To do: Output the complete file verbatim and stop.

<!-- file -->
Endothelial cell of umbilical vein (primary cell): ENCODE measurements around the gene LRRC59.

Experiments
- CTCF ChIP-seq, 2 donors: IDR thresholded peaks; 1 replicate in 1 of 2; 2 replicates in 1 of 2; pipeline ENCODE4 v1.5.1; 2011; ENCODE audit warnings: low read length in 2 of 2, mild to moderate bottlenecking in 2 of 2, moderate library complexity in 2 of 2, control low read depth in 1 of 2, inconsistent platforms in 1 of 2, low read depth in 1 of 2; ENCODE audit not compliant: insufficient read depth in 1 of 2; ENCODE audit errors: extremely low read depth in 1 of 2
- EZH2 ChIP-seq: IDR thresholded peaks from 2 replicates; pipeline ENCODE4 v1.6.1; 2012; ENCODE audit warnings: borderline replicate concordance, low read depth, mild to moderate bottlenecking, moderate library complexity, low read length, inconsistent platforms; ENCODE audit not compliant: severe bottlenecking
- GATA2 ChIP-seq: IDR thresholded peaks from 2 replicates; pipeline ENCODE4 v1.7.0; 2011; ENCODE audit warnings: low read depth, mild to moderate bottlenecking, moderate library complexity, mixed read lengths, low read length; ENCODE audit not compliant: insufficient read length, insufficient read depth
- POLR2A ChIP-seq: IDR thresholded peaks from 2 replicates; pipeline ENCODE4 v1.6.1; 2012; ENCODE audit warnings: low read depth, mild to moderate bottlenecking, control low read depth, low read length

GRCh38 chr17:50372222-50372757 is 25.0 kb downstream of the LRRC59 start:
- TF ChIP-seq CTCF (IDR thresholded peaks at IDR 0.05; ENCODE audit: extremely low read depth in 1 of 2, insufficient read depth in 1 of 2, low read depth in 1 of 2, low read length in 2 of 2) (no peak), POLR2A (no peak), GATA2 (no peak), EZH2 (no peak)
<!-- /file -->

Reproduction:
Endothelial cell of umbilical vein (primary cell): ENCODE measurements around the gene LRRC59.

Experiments
- CTCF ChIP-seq, 2 donors: IDR thresholded peaks; 1 replicate in 1 of 2; 2 replicates in 1 of 2; pipeline ENCODE4 v1.5.1; 2011; ENCODE audit warnings: low read length in 2 of 2, mild to moderate bottlenecking in 2 of 2, moderate library complexity in 2 of 2, control low read depth in 1 of 2, inconsistent platforms in 1 of 2, low read depth in 1 of 2; ENCODE audit not compliant: insufficient read depth in 1 of 2; ENCODE audit errors: extremely low read depth in 1 of 2
- EZH2 ChIP-seq: IDR thresholded peaks from 2 replicates; pipeline ENCODE4 v1.6.1; 2012; ENCODE audit warnings: borderline replicate concordance, low read depth, mild to moderate bottlenecking, moderate library complexity, low read length, inconsistent platforms; ENCODE audit not compliant: severe bottlenecking
- GATA2 ChIP-seq: IDR thresholded peaks from 2 replicates; pipeline ENCODE4 v1.7.0; 2011; ENCODE audit warnings: low read depth, mild to moderate bottlenecking, moderate library complexity, mixed read lengths, low read length; ENCODE audit not compliant: insufficient read length, insufficient read depth
- POLR2A ChIP-seq: IDR thresholded peaks from 2 replicates; pipeline ENCODE4 v1.6.1; 2012; ENCODE audit warnings: low read depth, mild to moderate bottlenecking, control low read depth, low read length

GRCh38 chr17:50372222-50372757 is 25.0 kb downstream of the LRRC59 start:
- TF ChIP-seq CTCF (IDR thresholded peaks at IDR 0.05; ENCODE audit: extremely low read depth in 1 of 2, insufficient read depth in 1 of 2, low read depth in 1 of 2, low read length in 2 of 2) (no peak), POLR2A (no peak), GATA2 (no peak), EZH2 (no peak)